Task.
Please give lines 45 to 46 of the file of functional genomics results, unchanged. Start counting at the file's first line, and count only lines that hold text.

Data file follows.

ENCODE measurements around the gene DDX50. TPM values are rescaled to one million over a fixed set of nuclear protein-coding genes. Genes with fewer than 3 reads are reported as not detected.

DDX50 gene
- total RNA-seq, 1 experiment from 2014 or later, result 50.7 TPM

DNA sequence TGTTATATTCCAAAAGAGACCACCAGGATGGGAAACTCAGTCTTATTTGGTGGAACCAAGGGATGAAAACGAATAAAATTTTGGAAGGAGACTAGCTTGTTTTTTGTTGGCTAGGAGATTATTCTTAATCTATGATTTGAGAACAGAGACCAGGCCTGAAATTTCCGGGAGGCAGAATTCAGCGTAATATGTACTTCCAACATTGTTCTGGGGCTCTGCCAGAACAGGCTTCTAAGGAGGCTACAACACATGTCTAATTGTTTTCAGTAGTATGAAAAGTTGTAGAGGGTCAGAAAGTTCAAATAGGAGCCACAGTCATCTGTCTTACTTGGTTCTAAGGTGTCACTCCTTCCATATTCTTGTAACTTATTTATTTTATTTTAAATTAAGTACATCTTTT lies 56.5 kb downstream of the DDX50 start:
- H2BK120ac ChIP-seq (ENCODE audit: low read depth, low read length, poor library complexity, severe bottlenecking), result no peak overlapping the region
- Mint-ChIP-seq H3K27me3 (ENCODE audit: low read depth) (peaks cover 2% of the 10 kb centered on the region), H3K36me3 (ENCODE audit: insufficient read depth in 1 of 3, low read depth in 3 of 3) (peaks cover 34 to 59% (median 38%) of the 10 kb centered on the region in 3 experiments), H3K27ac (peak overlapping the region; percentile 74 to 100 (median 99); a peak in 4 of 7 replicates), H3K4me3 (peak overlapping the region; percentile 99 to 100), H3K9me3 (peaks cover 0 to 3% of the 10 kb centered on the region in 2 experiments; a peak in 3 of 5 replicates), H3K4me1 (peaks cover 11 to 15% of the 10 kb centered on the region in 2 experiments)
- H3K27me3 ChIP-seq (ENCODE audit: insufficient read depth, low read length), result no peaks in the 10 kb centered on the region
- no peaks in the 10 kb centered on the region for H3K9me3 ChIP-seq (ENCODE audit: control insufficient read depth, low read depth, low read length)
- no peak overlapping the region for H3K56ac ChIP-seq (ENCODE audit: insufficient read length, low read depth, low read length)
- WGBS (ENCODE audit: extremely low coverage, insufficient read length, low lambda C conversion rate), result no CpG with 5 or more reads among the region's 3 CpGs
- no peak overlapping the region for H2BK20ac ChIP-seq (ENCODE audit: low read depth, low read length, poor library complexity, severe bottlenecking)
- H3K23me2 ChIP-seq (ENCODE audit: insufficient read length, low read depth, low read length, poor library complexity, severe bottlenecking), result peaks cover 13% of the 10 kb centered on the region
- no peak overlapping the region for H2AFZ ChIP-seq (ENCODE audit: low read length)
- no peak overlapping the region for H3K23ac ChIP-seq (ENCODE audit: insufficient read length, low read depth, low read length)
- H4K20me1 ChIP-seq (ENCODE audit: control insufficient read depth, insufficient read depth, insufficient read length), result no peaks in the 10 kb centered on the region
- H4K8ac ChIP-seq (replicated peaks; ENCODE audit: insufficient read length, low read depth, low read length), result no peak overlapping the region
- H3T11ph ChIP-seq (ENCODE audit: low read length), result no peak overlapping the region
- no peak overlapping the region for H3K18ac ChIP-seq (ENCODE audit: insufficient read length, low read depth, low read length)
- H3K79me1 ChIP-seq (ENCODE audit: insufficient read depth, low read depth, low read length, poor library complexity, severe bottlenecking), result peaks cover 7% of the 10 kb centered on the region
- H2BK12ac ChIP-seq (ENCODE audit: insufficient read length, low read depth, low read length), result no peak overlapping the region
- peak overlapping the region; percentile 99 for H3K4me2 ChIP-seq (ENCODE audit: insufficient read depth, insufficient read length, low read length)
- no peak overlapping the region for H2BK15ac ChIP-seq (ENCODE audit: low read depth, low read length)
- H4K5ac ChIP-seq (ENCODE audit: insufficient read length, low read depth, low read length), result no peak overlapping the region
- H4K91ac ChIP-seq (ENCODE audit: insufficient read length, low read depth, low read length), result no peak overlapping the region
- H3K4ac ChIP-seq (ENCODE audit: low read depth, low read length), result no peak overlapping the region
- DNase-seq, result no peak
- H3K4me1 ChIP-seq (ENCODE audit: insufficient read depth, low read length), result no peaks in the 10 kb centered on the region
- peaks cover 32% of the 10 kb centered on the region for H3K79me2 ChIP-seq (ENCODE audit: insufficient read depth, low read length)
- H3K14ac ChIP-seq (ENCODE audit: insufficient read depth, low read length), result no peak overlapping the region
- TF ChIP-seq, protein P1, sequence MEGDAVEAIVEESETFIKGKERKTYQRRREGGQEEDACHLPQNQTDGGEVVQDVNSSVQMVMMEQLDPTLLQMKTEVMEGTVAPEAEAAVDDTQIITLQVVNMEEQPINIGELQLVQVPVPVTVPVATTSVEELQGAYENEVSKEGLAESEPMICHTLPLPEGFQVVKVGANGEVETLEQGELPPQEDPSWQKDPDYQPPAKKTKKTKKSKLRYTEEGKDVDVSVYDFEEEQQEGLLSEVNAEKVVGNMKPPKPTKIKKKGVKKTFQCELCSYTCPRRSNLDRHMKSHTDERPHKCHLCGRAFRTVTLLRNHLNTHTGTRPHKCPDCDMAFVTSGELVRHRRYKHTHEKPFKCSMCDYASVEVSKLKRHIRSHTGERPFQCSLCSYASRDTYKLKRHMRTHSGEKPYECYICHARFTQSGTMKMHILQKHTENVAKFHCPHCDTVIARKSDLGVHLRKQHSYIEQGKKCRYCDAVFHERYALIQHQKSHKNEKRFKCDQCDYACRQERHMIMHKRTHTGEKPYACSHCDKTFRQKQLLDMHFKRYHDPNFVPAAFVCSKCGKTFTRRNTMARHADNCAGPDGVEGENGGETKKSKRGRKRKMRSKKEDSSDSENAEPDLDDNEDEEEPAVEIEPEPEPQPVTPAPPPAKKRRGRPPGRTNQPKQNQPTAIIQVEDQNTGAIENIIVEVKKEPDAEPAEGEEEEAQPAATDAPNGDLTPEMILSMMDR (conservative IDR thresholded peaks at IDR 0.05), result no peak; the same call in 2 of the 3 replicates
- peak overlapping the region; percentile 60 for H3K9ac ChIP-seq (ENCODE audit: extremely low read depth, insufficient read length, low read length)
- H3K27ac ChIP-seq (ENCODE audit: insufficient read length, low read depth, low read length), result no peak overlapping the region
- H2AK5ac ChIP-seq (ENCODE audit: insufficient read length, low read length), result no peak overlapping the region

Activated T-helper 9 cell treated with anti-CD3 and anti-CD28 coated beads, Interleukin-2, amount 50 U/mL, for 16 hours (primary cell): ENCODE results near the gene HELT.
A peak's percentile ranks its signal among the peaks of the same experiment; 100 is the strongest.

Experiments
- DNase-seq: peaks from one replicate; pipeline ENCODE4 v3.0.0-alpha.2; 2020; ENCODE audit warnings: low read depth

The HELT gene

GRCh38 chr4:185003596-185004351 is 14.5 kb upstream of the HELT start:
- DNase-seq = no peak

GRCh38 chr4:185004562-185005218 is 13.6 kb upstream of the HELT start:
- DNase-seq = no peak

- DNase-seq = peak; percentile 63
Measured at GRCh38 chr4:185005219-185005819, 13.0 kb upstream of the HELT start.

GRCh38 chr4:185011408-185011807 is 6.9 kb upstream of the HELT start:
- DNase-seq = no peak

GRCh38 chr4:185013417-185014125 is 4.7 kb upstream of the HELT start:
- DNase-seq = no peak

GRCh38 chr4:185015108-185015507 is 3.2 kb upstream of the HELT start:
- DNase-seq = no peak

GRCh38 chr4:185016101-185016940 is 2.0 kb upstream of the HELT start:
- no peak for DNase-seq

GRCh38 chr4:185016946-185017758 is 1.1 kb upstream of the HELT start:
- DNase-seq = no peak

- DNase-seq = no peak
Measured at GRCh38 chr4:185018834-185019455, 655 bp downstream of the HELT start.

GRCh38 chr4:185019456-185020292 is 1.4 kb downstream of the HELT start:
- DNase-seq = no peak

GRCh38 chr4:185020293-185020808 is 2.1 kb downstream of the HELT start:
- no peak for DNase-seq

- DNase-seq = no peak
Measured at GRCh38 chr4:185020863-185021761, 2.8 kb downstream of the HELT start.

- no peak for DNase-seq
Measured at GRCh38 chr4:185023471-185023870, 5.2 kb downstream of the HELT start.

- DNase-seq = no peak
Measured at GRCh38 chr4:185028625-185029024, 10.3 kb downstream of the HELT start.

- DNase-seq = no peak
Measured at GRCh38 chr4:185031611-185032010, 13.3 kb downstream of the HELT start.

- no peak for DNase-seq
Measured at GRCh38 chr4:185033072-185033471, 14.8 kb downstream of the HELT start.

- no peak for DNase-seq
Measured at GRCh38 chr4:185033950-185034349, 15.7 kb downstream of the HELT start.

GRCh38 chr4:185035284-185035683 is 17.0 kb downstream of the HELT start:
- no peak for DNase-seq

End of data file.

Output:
GRCh38 chr4:185011408-185011807 is 6.9 kb upstream of the HELT start:
- DNase-seq = no peak